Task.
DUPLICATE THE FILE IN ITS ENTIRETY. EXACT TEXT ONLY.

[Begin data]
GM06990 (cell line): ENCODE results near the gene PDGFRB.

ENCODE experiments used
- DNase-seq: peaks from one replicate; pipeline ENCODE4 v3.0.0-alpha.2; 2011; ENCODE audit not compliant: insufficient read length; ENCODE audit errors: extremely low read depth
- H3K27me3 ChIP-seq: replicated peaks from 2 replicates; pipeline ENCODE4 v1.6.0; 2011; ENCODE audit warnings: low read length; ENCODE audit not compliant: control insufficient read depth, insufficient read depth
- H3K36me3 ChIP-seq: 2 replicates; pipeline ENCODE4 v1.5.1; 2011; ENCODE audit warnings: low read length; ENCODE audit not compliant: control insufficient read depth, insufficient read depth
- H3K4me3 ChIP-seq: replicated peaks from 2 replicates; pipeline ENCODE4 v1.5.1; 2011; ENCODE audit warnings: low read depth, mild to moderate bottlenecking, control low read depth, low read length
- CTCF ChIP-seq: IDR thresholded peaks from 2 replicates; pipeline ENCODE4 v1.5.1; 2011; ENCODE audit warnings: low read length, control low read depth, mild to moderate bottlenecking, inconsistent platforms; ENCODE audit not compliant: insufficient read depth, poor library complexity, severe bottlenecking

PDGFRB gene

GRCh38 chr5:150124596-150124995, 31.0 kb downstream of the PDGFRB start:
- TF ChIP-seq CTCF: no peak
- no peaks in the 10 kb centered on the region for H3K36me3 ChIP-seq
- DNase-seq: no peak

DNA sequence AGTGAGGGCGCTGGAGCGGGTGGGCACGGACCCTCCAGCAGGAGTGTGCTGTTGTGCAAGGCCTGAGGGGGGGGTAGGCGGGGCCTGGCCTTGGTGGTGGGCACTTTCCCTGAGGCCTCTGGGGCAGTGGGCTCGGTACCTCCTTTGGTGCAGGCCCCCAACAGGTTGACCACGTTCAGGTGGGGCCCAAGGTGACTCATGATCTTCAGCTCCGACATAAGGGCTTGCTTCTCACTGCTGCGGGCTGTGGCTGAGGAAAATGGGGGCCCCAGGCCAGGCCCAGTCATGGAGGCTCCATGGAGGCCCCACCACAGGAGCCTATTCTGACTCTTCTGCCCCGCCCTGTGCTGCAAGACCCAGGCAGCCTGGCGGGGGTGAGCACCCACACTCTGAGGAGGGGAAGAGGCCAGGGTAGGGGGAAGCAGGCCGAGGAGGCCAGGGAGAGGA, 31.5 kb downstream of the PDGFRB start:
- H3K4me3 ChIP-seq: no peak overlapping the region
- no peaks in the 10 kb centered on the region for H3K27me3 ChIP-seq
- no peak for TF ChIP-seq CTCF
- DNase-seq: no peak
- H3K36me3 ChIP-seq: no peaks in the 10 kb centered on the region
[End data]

GM06990 (cell line): ENCODE results near the gene PDGFRB.

ENCODE experiments used
- DNase-seq: peaks from one replicate; pipeline ENCODE4 v3.0.0-alpha.2; 2011; ENCODE audit not compliant: insufficient read length; ENCODE audit errors: extremely low read depth
- H3K27me3 ChIP-seq: replicated peaks from 2 replicates; pipeline ENCODE4 v1.6.0; 2011; ENCODE audit warnings: low read length; ENCODE audit not compliant: control insufficient read depth, insufficient read depth
- H3K36me3 ChIP-seq: 2 replicates; pipeline ENCODE4 v1.5.1; 2011; ENCODE audit warnings: low read length; ENCODE audit not compliant: control insufficient read depth, insufficient read depth
- H3K4me3 ChIP-seq: replicated peaks from 2 replicates; pipeline ENCODE4 v1.5.1; 2011; ENCODE audit warnings: low read depth, mild to moderate bottlenecking, control low read depth, low read length
- CTCF ChIP-seq: IDR thresholded peaks from 2 replicates; pipeline ENCODE4 v1.5.1; 2011; ENCODE audit warnings: low read length, control low read depth, mild to moderate bottlenecking, inconsistent platforms; ENCODE audit not compliant: insufficient read depth, poor library complexity, severe bottlenecking

PDGFRB gene

GRCh38 chr5:150124596-150124995, 31.0 kb downstream of the PDGFRB start:
- TF ChIP-seq CTCF: no peak
- no peaks in the 10 kb centered on the region for H3K36me3 ChIP-seq
- DNase-seq: no peak

DNA sequence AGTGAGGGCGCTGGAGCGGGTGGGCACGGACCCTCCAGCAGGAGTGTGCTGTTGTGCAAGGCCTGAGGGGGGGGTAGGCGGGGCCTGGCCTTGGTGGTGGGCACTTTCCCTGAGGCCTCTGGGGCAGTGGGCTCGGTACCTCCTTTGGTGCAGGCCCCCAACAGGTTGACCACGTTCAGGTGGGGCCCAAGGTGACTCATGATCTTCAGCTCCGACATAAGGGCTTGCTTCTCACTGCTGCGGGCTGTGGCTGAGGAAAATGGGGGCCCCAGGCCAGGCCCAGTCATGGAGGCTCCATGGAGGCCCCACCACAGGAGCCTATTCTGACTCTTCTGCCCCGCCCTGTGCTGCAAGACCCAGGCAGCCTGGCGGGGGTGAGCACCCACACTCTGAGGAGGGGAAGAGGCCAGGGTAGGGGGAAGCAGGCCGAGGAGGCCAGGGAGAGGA, 31.5 kb downstream of the PDGFRB start:
- H3K4me3 ChIP-seq: no peak overlapping the region
- no peaks in the 10 kb centered on the region for H3K27me3 ChIP-seq
- no peak for TF ChIP-seq CTCF
- DNase-seq: no peak
- H3K36me3 ChIP-seq: no peaks in the 10 kb centered on the region